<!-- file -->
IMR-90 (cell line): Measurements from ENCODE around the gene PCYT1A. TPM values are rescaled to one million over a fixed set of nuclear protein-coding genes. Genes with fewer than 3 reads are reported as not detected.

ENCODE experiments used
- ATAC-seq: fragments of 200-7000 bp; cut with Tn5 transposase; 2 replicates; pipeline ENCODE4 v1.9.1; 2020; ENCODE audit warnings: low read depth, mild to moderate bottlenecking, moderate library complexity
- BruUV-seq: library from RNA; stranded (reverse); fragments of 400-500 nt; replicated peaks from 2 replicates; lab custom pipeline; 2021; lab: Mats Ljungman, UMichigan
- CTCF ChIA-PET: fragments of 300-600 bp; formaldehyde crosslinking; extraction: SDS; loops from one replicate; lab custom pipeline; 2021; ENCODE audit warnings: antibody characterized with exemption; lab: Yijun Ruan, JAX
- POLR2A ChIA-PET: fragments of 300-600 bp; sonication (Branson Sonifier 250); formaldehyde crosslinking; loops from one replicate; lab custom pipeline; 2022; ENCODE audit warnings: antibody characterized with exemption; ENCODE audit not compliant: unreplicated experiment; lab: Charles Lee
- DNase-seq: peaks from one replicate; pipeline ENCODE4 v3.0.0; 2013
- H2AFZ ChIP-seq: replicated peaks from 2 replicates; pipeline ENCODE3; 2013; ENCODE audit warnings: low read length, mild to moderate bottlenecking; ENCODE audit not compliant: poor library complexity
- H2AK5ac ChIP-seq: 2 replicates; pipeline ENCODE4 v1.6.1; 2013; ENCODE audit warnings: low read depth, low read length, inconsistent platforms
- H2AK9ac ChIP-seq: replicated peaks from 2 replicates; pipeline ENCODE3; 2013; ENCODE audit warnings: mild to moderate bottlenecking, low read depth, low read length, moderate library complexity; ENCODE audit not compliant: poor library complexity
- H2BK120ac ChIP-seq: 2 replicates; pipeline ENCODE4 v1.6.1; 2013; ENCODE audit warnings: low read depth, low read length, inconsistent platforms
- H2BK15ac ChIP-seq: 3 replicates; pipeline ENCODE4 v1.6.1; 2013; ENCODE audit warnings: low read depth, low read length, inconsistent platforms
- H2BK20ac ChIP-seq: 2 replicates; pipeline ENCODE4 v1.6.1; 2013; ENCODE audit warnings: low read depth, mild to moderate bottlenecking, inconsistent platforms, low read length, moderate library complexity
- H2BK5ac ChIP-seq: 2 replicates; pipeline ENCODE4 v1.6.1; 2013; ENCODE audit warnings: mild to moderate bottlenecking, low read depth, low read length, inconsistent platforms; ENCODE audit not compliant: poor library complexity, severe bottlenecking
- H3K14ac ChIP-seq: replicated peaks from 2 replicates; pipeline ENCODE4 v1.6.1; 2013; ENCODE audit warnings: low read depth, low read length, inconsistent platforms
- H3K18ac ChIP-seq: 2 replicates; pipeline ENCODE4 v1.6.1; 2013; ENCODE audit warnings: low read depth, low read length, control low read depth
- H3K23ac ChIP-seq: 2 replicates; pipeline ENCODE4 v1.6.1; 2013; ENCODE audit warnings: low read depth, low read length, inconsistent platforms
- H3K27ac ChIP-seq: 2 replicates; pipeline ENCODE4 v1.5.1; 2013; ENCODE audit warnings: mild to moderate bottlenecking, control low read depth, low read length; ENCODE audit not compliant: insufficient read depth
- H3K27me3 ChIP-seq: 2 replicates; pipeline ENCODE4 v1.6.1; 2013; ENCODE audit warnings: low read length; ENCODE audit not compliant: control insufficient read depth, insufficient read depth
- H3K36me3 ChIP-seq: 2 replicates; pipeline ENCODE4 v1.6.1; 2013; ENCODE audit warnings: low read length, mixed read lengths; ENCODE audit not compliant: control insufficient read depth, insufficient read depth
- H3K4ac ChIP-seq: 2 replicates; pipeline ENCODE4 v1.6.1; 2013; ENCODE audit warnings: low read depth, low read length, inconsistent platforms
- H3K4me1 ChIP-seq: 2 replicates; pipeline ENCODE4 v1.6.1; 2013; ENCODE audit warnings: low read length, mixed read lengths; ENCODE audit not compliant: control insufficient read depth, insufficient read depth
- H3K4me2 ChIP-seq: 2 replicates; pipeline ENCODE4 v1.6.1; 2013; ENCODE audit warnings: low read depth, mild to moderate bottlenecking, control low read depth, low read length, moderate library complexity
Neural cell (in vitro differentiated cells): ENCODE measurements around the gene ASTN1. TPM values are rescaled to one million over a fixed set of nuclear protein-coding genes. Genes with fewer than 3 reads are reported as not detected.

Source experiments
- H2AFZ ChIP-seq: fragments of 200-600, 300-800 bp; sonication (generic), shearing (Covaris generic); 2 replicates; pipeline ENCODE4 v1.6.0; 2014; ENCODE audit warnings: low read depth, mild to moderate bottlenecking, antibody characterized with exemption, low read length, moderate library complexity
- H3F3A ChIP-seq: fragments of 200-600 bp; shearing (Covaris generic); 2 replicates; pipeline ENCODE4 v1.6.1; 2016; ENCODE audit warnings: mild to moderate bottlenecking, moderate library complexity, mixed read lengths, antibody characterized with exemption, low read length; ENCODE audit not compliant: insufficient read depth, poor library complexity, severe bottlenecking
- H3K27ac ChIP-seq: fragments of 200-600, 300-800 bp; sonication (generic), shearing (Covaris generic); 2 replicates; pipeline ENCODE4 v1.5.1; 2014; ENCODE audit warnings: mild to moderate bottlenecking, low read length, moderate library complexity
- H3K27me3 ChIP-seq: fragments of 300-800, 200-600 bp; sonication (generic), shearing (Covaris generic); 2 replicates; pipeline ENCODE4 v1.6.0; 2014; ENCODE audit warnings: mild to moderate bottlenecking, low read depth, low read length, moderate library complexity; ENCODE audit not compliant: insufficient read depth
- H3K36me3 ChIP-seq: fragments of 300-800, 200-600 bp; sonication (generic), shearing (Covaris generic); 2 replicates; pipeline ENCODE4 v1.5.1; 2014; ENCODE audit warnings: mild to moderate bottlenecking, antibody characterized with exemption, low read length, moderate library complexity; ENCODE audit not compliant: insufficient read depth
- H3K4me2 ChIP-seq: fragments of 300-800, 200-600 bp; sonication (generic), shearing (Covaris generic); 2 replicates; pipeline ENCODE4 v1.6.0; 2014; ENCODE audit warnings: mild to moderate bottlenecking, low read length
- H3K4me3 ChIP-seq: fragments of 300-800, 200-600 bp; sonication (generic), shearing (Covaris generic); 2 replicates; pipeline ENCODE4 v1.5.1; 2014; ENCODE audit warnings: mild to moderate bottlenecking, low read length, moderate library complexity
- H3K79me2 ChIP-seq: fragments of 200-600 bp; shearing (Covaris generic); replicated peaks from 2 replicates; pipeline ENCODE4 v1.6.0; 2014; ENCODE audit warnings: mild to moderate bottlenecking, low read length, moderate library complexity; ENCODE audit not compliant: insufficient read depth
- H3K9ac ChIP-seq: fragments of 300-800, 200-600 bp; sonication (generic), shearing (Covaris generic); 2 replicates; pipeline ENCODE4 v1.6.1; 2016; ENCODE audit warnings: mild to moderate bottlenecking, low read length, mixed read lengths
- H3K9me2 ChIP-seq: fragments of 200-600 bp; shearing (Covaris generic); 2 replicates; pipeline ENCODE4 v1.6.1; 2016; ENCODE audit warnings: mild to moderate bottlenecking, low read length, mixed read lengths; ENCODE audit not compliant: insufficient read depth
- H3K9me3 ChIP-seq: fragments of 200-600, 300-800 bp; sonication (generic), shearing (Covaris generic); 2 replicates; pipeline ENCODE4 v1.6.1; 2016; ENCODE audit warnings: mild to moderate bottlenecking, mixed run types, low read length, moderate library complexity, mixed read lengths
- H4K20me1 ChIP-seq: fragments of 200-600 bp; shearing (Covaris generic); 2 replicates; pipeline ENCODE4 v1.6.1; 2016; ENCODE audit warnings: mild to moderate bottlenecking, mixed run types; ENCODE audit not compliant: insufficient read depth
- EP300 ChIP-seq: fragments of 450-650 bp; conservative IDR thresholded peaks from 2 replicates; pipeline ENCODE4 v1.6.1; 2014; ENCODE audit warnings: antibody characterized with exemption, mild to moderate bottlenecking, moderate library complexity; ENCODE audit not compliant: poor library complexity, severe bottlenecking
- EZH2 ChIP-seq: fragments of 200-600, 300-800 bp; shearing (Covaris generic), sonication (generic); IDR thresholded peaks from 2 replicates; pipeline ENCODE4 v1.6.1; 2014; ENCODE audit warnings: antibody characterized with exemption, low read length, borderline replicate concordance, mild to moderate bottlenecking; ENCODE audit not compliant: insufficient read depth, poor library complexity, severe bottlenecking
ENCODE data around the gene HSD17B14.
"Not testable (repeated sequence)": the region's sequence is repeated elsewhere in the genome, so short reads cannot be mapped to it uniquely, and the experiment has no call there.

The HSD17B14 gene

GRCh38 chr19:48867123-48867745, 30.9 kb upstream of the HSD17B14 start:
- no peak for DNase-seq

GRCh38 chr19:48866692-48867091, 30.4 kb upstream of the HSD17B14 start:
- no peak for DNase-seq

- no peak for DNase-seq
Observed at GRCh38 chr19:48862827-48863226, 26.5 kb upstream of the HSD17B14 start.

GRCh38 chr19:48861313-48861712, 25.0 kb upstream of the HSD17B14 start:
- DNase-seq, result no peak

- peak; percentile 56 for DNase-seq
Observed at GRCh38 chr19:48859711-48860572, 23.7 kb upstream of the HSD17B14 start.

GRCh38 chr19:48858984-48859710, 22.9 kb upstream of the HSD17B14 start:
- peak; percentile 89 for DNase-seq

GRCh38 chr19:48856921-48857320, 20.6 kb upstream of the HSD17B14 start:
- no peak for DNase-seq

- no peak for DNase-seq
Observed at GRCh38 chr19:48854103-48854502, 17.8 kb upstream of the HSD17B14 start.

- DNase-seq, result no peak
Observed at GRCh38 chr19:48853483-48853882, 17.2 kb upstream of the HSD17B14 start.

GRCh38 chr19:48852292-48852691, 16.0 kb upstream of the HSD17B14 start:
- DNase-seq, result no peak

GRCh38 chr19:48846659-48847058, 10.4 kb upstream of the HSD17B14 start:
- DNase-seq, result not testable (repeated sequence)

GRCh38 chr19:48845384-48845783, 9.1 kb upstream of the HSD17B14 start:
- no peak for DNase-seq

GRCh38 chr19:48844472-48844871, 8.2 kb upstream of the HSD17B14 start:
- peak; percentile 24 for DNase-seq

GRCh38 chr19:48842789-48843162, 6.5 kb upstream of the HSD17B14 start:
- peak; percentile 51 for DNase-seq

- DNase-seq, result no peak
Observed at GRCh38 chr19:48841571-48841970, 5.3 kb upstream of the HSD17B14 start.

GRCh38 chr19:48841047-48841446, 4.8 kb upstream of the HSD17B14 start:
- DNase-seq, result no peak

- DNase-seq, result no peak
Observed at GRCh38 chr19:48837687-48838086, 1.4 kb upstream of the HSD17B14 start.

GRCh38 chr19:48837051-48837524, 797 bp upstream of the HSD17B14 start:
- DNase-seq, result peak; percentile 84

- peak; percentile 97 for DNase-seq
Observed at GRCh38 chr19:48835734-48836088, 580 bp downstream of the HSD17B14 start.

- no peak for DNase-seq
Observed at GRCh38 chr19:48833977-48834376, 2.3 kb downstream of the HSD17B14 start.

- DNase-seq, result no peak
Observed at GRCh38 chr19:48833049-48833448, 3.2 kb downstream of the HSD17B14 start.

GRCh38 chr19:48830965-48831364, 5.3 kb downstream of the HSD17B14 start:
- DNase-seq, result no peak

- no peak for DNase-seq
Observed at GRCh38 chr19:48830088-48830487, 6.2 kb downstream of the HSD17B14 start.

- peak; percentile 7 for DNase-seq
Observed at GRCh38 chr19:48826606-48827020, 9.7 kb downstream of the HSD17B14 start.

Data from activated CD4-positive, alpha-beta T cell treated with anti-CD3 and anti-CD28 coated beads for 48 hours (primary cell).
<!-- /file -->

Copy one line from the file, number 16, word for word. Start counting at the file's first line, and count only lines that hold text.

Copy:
- H3K18ac ChIP-seq: 2 replicates; pipeline ENCODE4 v1.6.1; 2013; ENCODE audit warnings: low read depth, low read length, control low read depth